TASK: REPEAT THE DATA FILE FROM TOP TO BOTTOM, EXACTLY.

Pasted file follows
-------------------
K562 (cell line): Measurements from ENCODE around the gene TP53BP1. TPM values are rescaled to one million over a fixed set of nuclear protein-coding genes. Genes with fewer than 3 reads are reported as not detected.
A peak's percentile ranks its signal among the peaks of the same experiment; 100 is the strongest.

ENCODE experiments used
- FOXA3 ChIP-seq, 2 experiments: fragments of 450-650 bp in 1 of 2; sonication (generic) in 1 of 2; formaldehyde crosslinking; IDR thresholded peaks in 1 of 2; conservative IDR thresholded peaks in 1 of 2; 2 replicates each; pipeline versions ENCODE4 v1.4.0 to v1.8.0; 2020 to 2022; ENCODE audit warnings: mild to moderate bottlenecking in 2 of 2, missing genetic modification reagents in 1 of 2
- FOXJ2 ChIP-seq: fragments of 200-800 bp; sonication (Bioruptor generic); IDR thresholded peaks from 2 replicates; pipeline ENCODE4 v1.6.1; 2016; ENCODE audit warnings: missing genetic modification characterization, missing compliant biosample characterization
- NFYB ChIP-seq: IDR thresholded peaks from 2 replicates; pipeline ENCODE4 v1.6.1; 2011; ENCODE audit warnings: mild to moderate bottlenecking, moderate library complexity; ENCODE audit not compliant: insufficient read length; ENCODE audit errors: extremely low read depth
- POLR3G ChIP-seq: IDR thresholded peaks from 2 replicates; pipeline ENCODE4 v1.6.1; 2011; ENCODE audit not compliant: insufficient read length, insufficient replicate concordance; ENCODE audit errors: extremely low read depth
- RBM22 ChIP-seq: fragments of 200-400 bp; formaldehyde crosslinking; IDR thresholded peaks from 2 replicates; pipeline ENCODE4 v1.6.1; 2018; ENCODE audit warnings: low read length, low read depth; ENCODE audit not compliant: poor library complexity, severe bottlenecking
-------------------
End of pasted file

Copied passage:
K562 (cell line): Measurements from ENCODE around the gene TP53BP1. TPM values are rescaled to one million over a fixed set of nuclear protein-coding genes. Genes with fewer than 3 reads are reported as not detected.
A peak's percentile ranks its signal among the peaks of the same experiment; 100 is the strongest.

ENCODE experiments used
- FOXA3 ChIP-seq, 2 experiments: fragments of 450-650 bp in 1 of 2; sonication (generic) in 1 of 2; formaldehyde crosslinking; IDR thresholded peaks in 1 of 2; conservative IDR thresholded peaks in 1 of 2; 2 replicates each; pipeline versions ENCODE4 v1.4.0 to v1.8.0; 2020 to 2022; ENCODE audit warnings: mild to moderate bottlenecking in 2 of 2, missing genetic modification reagents in 1 of 2
- FOXJ2 ChIP-seq: fragments of 200-800 bp; sonication (Bioruptor generic); IDR thresholded peaks from 2 replicates; pipeline ENCODE4 v1.6.1; 2016; ENCODE audit warnings: missing genetic modification characterization, missing compliant biosample characterization
- NFYB ChIP-seq: IDR thresholded peaks from 2 replicates; pipeline ENCODE4 v1.6.1; 2011; ENCODE audit warnings: mild to moderate bottlenecking, moderate library complexity; ENCODE audit not compliant: insufficient read length; ENCODE audit errors: extremely low read depth
- POLR3G ChIP-seq: IDR thresholded peaks from 2 replicates; pipeline ENCODE4 v1.6.1; 2011; ENCODE audit not compliant: insufficient read length, insufficient replicate concordance; ENCODE audit errors: extremely low read depth
- RBM22 ChIP-seq: fragments of 200-400 bp; formaldehyde crosslinking; IDR thresholded peaks from 2 replicates; pipeline ENCODE4 v1.6.1; 2018; ENCODE audit warnings: low read length, low read depth; ENCODE audit not compliant: poor library complexity, severe bottlenecking